Georgia Politics, Campaigns, and Elections for March 26, 2018

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Georgia Politics, Campaigns, and Elections for March 26, 2018

On March 26, 1734, the British House of Commons voted £10,000 to subsidize the Georgia colony, down from £26,000 the previous year.

On March 26, 1920, This Side of Paradise, the debut novel by F. Scott Fitzgerald was published. The author was 23 years old.

On March 26, 1982, a groundbreaking ceremony was held in Washington, DC for the Vietnam Veterans Memorial; the design approved a couple weeks earlier was by 21-year old Yale architecture student Maya Lin.

Georgia Politics, Campaigns, and Elections

Governor Nathan Deal released a statement on the death of former Governor Zell Miller.

“It is with a heavy heart that Sandra and I offer Shirley our deepest condolences on the passing of her devoted husband, Zell. Georgia has lost a favorite son and a true statesman, and I’ve lost a dear friend. Zell’s legacy is unequaled and his accomplishments in public service are innumerable. Without question, our state and our people are better off because of him. But the mark Zell made in his private life—as a dutiful son, a loving husband, and a proud father and grandfather—are the ones of which I’m sure he was most proud. I was honored to serve with him in the Senate and have cherished his counsel for decades. My thoughts and prayers are with his family, friends and loved ones, of which he had many. May God bless him and keep him.”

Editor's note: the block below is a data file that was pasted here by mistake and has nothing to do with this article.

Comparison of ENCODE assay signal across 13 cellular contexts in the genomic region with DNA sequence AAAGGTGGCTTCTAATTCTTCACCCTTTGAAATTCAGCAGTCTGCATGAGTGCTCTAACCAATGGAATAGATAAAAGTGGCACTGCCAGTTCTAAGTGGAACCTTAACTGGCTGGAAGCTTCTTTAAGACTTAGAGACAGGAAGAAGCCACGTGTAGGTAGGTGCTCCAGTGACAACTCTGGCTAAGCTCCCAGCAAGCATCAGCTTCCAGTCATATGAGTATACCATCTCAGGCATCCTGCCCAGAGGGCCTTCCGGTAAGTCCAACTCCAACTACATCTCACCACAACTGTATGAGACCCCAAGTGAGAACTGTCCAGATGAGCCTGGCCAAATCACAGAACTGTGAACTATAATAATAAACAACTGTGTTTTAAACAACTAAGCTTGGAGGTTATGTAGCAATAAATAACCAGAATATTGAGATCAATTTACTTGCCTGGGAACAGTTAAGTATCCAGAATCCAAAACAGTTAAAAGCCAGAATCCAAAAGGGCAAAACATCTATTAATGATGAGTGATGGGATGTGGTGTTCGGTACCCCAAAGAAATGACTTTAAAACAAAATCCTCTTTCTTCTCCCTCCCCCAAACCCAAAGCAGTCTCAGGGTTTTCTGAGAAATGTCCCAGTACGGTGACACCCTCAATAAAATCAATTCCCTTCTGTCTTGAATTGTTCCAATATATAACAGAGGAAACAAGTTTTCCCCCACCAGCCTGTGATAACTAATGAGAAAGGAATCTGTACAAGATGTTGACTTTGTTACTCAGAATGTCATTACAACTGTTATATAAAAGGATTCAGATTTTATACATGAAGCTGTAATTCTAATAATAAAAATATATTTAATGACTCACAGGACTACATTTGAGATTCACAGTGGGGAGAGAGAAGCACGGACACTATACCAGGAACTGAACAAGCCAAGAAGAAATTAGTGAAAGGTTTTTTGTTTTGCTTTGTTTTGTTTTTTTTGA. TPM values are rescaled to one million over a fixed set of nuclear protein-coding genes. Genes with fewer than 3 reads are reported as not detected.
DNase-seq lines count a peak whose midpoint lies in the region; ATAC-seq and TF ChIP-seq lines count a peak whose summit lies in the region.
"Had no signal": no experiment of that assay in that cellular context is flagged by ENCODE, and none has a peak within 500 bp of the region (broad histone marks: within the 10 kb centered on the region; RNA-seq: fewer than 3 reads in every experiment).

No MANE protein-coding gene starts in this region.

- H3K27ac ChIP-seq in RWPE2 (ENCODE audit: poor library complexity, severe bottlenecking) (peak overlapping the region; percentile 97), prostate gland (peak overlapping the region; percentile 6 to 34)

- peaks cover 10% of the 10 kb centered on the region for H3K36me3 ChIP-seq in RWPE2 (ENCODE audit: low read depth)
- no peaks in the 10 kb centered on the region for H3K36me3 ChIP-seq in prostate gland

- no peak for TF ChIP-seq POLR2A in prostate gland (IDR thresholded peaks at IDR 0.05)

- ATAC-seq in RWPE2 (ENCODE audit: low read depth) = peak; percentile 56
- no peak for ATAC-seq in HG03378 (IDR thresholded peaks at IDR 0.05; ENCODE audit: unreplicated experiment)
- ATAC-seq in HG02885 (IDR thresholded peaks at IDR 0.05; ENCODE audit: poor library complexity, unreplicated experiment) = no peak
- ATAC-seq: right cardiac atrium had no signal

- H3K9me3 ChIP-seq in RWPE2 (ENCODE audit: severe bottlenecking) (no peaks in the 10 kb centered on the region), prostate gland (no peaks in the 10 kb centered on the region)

Gov. Deal also ordered flags on state properties to be flown at half-staff through sunset on Thursday.

Former Governor Zell Miller will lie in state at the State Capitol on Wednesday from noon until 4 PM. A public memorial service will be held this morning at 10 AM in Young Harris and a celebration of life on Tuesday at Peachtree Road United Methodist Church.

Vice President Mike Pence spoke about the late Governor and Senator at an event in Atlanta on Friday.

“[L]et me take a moment to acknowledge that Georgia lost one of its greatest leaders today — Zell Miller.”

“Zell was a leader of great character and great integrity. He dedicated his life to public service and to serving this country. He was a United States Marine, a governor, a United States senator. And the difference he made in the life of this great state and the life of this nation will impact this country for generations to come.”

“Zell Miller was a great champion of public education, and, as governor, he helped establish the HOPE Scholarship that opened so many doors of opportunity for students across this state.”

“And above all, Zell was a proud Georgian, and he always put the interests of the hardworking men and women of Georgia first, even when it wasn’t popular within his own political party. He remains an inspiration not just to the people of Georgia, but to leaders all across this country, on this day.”

“So let me say our prayers are with his family and all those who love, and cherish, and admire this great man. And I know I speak for all of Georgia when I say that Zell Miller will be missed. He was a great Georgian. He was a great American. And we will long remember the life and legacy and contributions of Zell Miller.” (Applause.)

The Senate Rules Committee meets at 10 AM this morning in Room 450 of the Georgia State Capitol. The House Public Safety and Homeland Security Committee meets at 1 PM in 606 Coverdell Legislative Office Building and the House Appropriations Higher Education Committee meets at 3 PM in Room 341-CAP.

Lieutenant Governor Casey Cagle discussed the FY 2019 state budget, according to the Albany Herald.

According to Lt. Gov. Casey Cagle, the FY 2019 budget is a testament to Georgia’s continued leadership in cutting back government waste and investing responsibly in the future. Beyond simply balancing the budget, Georgia has also increased its reserves to more than $2.5 billion.